Before you begin reading, I should tell you that this post offers no answers. You won’t find three helpful Scriptures or a list of my favorite things.
This is a highly personal post. I’ve struggled with periods of melancholy for years. Normally, it lasts for a few hours, days, or weeks but this time I’m going on months. All of my normal pull-yourself-together and rest in the love of Jesus activities have failed me.
The Internet is full of people pretending to have it all together. Today, I need to be raw.
If this isn’t what you’re looking for — Awesome! No judgement. My feelings aren’t hurt. I hope you stop back again but for now — Thanks for stopping by! 🙂
I’ve not always suffered from these swings in mood. My melancholic swings began with real adulthood.
I was teaching full time in a public school and I was teaching the children at church a few times a month. Everything seemed good.
Then it all started to fall apart.
I was working at a very rural school and I was just out of college. At the end of second semester I was called into the office and told my contract was not being renewed. Ironically, it was same day that two of my students were inducted into National Honor’s Society and had submitted me as their most influential teacher. It was an emotional roller coaster kinda day. 🙂
I ended up at a school for at-risk students. For a variety of reasons, the students were at risk of dropping out of school. The kids were tough but amazing. It was the administration that was difficult on the best days. It’s not that they were tough — that might have been okay. The administration was inconsistent. You never knew if they would support a consequence or if they would let the kid off. It was nuts!
This was happening Monday through Friday and I was beginning to lose it.
However, teaching at church was going well. So well that the lady in charge of the children’s department asked me to train the other teachers. She was impressed because her kids left church remembering what they had learned in my class.
Nervous but prepared, I stood and began to do as she asked.
Then it happened.
One of our board members took umbrage with what I was saying. I stood there as he attacked everything I had to say — and some stuff I hadn’t yet said!
I taught a few months more at the school until we left the state but then I quit.
For years I didn’t teach. Then I did.
And I was attacked again.
Yep, I talked about flexibility after one of our mission trips and a lady in our congregation approached me after —
Apparently I wasn’t being flexible because we weren’t having children.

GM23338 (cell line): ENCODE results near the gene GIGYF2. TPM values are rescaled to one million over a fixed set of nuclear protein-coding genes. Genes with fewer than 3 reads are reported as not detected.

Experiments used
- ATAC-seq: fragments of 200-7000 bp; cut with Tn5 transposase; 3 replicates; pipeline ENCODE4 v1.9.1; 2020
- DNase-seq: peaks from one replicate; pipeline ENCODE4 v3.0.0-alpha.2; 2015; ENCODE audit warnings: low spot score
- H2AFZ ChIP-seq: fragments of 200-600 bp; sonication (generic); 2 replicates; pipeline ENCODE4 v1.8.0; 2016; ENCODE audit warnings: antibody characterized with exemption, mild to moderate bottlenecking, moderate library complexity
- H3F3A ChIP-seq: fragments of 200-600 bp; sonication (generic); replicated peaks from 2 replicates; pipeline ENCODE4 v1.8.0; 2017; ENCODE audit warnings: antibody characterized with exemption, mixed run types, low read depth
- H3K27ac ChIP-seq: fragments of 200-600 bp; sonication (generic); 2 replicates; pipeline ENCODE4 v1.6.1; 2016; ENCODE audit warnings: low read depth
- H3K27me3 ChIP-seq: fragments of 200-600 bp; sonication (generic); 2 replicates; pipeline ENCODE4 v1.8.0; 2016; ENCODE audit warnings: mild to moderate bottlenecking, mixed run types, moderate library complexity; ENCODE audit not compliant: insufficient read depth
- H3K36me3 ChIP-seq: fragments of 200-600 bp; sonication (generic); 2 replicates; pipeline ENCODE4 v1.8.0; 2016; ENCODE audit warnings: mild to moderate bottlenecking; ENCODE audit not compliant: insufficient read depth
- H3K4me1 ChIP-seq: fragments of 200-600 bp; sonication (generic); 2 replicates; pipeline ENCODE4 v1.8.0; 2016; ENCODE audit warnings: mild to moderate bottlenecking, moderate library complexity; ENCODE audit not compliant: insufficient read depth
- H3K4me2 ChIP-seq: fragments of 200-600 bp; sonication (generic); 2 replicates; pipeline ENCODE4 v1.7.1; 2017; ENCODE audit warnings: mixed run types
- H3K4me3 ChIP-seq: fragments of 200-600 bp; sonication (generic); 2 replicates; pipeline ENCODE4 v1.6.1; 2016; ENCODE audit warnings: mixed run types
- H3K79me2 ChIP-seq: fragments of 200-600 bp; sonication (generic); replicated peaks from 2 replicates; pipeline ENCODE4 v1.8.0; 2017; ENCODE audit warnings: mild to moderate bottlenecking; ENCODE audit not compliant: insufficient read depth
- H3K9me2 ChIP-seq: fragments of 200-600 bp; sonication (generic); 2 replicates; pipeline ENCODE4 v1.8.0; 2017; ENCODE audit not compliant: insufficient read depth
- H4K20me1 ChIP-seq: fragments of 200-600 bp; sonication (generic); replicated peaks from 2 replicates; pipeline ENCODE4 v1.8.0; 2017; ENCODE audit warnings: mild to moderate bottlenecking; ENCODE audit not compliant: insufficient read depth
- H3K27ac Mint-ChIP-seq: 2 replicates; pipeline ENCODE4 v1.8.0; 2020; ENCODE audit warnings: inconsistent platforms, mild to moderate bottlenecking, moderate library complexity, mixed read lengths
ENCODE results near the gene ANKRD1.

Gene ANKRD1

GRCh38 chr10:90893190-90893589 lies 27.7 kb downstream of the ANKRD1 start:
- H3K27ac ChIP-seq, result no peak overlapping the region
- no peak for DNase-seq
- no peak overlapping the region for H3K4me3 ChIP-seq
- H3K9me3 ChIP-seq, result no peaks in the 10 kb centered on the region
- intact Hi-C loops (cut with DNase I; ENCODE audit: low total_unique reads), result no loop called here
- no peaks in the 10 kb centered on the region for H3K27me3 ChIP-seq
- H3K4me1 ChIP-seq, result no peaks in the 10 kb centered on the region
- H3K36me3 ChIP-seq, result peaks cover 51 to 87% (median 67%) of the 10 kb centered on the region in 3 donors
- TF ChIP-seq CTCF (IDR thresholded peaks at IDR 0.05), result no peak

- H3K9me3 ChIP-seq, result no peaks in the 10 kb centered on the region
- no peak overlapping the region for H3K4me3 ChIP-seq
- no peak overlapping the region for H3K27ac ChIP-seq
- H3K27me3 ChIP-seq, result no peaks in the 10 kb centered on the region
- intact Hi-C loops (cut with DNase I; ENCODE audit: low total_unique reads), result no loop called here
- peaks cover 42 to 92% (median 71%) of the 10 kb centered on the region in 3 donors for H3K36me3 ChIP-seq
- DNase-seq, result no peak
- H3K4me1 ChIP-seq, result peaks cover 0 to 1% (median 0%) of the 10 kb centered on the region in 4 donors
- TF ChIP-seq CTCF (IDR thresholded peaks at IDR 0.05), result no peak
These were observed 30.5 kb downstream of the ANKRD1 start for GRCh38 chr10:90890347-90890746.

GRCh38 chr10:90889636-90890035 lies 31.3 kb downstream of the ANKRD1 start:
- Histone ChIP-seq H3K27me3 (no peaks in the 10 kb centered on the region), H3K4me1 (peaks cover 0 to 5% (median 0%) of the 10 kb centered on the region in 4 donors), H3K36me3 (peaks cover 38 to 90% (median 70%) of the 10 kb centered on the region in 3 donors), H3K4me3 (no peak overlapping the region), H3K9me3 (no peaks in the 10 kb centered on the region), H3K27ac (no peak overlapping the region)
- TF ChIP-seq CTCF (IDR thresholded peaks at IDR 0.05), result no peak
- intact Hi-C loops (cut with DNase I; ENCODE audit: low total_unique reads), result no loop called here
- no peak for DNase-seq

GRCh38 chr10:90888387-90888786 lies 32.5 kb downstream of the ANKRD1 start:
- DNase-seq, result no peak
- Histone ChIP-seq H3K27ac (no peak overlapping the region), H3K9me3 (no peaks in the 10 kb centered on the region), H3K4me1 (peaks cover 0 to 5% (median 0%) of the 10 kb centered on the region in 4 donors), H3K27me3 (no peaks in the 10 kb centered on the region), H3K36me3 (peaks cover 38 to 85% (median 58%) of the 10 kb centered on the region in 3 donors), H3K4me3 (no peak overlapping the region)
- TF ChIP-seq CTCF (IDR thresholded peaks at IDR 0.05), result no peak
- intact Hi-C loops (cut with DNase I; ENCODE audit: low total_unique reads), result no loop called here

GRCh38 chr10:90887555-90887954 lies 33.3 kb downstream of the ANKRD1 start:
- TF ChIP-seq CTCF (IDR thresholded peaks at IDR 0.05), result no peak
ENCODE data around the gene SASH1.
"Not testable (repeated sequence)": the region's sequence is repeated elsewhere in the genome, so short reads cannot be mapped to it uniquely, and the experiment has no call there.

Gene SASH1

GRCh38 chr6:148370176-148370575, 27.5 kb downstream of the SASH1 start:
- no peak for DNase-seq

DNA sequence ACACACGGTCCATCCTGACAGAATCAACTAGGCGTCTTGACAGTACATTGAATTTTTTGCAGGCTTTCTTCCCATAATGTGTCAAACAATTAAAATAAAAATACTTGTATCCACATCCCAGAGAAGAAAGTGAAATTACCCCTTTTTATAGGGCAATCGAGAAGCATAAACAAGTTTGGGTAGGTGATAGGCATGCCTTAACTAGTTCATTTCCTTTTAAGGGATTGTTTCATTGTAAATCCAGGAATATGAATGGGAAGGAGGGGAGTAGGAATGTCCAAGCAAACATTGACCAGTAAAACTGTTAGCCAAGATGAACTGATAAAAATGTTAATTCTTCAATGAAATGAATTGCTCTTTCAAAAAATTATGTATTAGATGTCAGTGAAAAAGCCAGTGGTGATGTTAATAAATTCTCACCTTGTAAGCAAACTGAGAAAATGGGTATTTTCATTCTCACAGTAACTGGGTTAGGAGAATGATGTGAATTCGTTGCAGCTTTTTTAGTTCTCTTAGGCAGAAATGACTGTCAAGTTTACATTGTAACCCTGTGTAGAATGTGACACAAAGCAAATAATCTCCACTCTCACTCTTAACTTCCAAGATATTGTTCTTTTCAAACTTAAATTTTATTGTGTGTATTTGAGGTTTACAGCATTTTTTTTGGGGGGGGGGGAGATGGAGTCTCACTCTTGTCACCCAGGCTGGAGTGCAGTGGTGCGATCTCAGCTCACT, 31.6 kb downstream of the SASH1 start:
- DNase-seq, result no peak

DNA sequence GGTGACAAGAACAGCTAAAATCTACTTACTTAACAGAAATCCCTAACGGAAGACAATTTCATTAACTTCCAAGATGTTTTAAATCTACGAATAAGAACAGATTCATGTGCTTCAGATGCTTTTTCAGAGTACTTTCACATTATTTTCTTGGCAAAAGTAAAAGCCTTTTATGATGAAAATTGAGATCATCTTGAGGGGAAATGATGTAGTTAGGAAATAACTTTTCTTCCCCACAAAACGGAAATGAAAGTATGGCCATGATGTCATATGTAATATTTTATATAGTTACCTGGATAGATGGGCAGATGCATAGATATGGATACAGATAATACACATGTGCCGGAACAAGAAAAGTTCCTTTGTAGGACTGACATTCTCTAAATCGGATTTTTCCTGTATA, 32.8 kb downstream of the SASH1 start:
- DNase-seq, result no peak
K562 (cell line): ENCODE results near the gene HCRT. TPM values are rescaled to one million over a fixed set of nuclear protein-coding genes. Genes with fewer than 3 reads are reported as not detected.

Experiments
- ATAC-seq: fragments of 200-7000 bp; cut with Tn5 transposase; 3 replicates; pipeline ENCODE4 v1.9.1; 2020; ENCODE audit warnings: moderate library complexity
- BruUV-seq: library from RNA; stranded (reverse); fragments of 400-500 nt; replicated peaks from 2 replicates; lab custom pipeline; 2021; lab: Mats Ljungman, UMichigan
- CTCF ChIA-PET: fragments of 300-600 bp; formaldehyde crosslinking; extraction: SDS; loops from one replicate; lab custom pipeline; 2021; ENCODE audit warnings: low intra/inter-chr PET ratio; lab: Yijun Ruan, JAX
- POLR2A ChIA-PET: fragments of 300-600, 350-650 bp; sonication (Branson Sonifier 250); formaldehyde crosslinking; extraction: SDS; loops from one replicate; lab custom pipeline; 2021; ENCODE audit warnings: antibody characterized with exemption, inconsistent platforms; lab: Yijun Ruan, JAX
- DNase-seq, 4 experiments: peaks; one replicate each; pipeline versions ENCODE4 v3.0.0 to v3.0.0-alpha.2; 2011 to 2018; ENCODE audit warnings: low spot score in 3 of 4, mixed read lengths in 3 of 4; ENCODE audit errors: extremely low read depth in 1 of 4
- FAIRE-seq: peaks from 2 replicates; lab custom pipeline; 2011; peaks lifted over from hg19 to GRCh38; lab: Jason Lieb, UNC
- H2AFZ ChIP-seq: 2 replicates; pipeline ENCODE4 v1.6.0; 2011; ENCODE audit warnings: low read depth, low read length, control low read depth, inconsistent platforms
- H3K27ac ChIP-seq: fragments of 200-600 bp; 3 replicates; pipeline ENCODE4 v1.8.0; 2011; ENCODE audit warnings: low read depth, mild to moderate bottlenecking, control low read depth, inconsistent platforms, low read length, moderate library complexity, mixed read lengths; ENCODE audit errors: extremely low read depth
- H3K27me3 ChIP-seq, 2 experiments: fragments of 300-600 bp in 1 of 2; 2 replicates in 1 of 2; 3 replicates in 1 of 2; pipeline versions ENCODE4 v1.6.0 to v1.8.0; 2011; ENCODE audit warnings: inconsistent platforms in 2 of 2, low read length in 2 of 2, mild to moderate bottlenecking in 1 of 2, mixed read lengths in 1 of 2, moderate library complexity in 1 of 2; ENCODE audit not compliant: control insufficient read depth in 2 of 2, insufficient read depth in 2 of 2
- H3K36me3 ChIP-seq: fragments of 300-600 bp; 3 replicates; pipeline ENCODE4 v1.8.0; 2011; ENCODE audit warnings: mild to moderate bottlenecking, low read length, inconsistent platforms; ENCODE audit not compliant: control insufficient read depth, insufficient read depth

Shoving my slightly inappropriate remarks aside, I explained that there were medical issues that made pregnancy difficult. (Not that I needed to explain anything!)
Teaching was shoved to the side and I vowed to never teach again.
I thought I was protecting myself but something else grew — FEAR!
It’s easy to let remarks that you know shouldn’t matter take root. Those comment that you feel are complete unwarranted and inappropriate begin to transform themselves into threads of identity. For years, I would say that these words had no power over me but I didn’t live that way.
Then one day I quit believing the lies I told myself.
Well, that’s not entirely true. I still believed them but I quit lying with my words and began to combat the words with my actions.
I stepped into a teaching position at our church. I began blogging and sharing my teaching with anyone who cared to read. I found that I enjoyed writing my teaching so in a sweaty, nervous mess, I self-published a book. I’ve submitted short writings to publishing companies. And I’ve even taken a new job teaching via the Internet.
The fear still hasn’t shut up. In fact, in many ways it’s gotten louder.
As I stand up for myself for the first time in years, those secret thoughts taunt me. As I hold my ground with issues that I’ve been given authority over or that I feel passionately about, I find myself full of anxiety and self-doubt.
Will this ever go away?
I’m not sure. But I’m finally seeing that the spiral down is getting less and less deep.
Unfortunately, when I hit my new bottom, it can still take a long time to climb out again.
That’s where I’m at now.
I sit here with my brain playing words I was never supposed to hear that were spoken at a men’s event. I sit here with my mind still seeing that scathing look she gave me when I told her she couldn’t drive that way. I sit here feeling as if the battle is raging around me that I’m losing.
To make things just a little worse, I’m wife to a pastor so I’m supposed to have my crap together! 😛
The truth is, we all struggle. We all have times when we feel defeated. We all have times when fear seems to win more often than not.
It doesn’t feel okay but it is.
Today, I might not feel okay but life still has to happen. Any maybe while life is happening I can still do something daring. Something that will show fear that I’m in charge.